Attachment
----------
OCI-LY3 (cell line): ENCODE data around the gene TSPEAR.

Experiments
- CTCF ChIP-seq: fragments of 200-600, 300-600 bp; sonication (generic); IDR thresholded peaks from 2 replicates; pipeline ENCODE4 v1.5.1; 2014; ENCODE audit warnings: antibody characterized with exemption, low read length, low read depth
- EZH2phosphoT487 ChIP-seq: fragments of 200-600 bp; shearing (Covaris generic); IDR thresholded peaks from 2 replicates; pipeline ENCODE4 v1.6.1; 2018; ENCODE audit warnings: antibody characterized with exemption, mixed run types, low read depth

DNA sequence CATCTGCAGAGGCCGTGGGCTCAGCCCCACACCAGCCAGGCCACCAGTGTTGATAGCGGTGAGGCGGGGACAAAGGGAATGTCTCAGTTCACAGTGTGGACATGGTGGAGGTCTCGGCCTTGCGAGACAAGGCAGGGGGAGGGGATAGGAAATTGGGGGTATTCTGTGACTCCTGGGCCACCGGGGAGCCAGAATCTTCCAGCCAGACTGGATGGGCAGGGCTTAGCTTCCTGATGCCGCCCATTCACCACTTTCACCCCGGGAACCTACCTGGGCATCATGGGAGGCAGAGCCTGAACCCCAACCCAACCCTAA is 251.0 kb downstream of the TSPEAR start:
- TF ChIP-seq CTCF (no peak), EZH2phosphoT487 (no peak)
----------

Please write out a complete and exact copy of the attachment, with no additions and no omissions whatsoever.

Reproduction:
OCI-LY3 (cell line): ENCODE data around the gene TSPEAR.

Experiments
- CTCF ChIP-seq: fragments of 200-600, 300-600 bp; sonication (generic); IDR thresholded peaks from 2 replicates; pipeline ENCODE4 v1.5.1; 2014; ENCODE audit warnings: antibody characterized with exemption, low read length, low read depth
- EZH2phosphoT487 ChIP-seq: fragments of 200-600 bp; shearing (Covaris generic); IDR thresholded peaks from 2 replicates; pipeline ENCODE4 v1.6.1; 2018; ENCODE audit warnings: antibody characterized with exemption, mixed run types, low read depth

DNA sequence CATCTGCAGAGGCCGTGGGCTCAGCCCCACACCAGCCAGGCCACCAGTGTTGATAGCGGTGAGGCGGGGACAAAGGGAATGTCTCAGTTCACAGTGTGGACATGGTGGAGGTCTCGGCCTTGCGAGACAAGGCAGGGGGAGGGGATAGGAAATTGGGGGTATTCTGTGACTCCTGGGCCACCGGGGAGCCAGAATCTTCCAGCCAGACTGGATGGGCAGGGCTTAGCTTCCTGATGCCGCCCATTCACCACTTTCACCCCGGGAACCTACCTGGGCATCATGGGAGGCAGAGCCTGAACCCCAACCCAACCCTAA is 251.0 kb downstream of the TSPEAR start:
- TF ChIP-seq CTCF (no peak), EZH2phosphoT487 (no peak)